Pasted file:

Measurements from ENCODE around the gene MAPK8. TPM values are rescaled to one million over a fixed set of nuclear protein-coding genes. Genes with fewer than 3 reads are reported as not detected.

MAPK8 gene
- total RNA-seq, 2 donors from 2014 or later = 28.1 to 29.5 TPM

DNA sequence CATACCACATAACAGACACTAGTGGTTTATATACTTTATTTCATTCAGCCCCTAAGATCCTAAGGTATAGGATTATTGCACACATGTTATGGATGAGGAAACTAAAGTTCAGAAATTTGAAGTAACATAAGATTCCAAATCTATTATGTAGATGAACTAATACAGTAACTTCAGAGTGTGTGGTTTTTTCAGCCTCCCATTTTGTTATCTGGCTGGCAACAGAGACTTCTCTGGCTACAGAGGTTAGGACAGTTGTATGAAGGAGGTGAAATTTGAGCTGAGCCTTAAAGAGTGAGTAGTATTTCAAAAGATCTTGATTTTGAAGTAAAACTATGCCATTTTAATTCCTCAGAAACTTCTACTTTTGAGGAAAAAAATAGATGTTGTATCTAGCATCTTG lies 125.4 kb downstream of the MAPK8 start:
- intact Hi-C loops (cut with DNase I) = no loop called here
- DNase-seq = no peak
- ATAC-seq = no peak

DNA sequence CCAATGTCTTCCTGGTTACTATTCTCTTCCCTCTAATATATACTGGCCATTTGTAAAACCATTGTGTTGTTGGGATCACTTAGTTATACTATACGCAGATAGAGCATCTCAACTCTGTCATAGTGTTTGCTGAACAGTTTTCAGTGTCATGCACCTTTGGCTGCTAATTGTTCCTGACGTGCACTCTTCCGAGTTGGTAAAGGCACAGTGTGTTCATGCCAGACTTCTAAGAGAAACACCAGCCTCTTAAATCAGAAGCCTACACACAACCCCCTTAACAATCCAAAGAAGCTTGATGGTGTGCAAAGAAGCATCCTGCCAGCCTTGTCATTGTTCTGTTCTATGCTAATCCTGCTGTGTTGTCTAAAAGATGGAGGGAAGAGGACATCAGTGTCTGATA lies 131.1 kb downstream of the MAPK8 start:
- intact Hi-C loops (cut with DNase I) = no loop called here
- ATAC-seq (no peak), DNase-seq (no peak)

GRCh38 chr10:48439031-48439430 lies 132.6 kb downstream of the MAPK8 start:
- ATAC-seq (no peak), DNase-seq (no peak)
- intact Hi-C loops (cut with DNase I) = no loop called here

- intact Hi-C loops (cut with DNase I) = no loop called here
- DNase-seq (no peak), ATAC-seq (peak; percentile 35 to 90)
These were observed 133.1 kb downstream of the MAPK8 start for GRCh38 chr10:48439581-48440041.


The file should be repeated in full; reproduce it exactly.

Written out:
Measurements from ENCODE around the gene MAPK8. TPM values are rescaled to one million over a fixed set of nuclear protein-coding genes. Genes with fewer than 3 reads are reported as not detected.

MAPK8 gene
- total RNA-seq, 2 donors from 2014 or later = 28.1 to 29.5 TPM

DNA sequence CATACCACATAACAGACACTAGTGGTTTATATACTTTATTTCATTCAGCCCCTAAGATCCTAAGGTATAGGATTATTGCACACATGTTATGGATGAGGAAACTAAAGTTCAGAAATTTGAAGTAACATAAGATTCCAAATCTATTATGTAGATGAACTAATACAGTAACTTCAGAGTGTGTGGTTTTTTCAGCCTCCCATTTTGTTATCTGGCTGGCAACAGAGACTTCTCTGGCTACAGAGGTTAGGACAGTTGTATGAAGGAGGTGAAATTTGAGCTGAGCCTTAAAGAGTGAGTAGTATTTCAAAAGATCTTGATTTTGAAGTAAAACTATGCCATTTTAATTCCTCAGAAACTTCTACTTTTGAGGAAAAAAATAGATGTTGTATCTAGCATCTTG lies 125.4 kb downstream of the MAPK8 start:
- intact Hi-C loops (cut with DNase I) = no loop called here
- DNase-seq = no peak
- ATAC-seq = no peak

DNA sequence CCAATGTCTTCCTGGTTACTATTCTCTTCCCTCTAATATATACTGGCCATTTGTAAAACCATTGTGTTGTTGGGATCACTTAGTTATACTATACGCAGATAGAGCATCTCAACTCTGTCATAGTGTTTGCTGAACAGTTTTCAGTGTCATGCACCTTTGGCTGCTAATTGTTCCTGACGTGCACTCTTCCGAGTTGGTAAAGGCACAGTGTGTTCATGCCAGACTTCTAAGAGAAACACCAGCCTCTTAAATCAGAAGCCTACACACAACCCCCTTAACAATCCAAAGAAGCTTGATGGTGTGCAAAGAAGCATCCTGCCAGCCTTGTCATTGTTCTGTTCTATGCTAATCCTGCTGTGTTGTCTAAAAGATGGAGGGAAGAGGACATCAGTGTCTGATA lies 131.1 kb downstream of the MAPK8 start:
- intact Hi-C loops (cut with DNase I) = no loop called here
- ATAC-seq (no peak), DNase-seq (no peak)

GRCh38 chr10:48439031-48439430 lies 132.6 kb downstream of the MAPK8 start:
- ATAC-seq (no peak), DNase-seq (no peak)
- intact Hi-C loops (cut with DNase I) = no loop called here

- intact Hi-C loops (cut with DNase I) = no loop called here
- DNase-seq (no peak), ATAC-seq (peak; percentile 35 to 90)
These were observed 133.1 kb downstream of the MAPK8 start for GRCh38 chr10:48439581-48440041.